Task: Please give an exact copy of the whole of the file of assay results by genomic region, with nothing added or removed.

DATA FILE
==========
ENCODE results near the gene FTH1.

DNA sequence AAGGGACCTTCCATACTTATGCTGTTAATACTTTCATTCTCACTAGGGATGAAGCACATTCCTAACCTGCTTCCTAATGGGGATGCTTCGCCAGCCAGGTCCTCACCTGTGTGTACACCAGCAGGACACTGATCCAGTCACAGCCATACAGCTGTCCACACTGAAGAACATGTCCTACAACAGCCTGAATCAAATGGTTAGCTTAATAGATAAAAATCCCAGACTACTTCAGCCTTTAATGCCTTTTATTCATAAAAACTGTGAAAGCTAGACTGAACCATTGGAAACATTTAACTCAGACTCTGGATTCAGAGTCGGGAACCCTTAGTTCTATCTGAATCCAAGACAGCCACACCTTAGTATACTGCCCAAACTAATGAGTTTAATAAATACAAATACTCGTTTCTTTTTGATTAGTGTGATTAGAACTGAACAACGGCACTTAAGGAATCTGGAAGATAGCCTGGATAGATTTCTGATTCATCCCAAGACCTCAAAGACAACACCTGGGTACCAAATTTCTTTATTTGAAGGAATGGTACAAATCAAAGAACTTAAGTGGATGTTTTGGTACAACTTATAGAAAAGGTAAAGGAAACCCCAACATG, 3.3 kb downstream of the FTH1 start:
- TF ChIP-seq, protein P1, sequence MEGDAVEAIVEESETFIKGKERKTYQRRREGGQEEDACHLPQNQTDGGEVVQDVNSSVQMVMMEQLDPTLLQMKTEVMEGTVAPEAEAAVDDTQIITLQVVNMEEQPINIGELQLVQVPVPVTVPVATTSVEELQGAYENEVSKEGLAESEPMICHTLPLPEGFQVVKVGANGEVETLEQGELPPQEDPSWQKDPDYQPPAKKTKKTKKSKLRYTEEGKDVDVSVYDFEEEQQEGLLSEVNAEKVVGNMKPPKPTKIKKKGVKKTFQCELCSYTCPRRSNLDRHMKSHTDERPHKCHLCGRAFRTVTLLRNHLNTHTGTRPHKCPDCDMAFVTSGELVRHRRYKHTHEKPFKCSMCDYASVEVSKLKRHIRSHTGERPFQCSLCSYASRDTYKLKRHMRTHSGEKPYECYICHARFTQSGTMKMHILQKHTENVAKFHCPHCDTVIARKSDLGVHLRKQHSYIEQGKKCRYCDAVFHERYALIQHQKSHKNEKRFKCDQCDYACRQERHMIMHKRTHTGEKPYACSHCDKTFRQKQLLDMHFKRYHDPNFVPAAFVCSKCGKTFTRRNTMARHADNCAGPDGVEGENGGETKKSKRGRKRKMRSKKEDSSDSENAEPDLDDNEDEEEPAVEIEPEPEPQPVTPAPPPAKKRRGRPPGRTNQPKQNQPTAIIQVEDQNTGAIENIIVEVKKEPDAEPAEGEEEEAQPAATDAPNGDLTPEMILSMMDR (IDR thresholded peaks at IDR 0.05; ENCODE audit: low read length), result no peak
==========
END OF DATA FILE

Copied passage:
ENCODE results near the gene FTH1.

DNA sequence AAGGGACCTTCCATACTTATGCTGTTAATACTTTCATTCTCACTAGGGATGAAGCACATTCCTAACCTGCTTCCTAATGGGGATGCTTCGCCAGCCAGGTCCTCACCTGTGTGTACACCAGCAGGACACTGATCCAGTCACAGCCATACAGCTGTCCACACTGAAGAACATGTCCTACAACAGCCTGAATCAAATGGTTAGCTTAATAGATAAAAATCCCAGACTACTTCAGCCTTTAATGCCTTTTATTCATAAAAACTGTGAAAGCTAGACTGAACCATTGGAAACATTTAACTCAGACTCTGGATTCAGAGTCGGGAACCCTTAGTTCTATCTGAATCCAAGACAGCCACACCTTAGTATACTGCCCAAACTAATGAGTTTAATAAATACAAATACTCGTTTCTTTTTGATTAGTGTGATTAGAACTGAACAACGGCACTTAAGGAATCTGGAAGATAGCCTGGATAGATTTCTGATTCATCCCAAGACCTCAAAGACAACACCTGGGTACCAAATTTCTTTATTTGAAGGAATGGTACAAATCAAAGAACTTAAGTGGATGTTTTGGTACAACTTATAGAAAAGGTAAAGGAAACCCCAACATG, 3.3 kb downstream of the FTH1 start:
- TF ChIP-seq, protein P1, sequence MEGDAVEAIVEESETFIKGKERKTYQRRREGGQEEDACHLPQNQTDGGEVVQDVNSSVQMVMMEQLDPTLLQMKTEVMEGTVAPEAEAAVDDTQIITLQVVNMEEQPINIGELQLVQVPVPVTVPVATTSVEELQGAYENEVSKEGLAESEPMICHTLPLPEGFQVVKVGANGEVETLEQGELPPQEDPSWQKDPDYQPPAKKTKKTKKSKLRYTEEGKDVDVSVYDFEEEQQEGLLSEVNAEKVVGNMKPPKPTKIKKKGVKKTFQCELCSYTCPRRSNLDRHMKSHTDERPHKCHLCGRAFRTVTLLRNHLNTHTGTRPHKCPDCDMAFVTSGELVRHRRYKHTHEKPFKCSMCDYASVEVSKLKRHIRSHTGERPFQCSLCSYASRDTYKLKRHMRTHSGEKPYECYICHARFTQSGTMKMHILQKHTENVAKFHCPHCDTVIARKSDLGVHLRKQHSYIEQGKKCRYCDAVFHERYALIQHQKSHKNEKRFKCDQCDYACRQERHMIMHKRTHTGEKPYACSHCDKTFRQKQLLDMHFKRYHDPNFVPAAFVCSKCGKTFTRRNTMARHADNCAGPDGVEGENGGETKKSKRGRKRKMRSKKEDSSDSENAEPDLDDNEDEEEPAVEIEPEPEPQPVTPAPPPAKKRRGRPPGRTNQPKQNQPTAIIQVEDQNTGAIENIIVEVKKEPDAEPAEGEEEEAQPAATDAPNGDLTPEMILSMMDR (IDR thresholded peaks at IDR 0.05; ENCODE audit: low read length), result no peak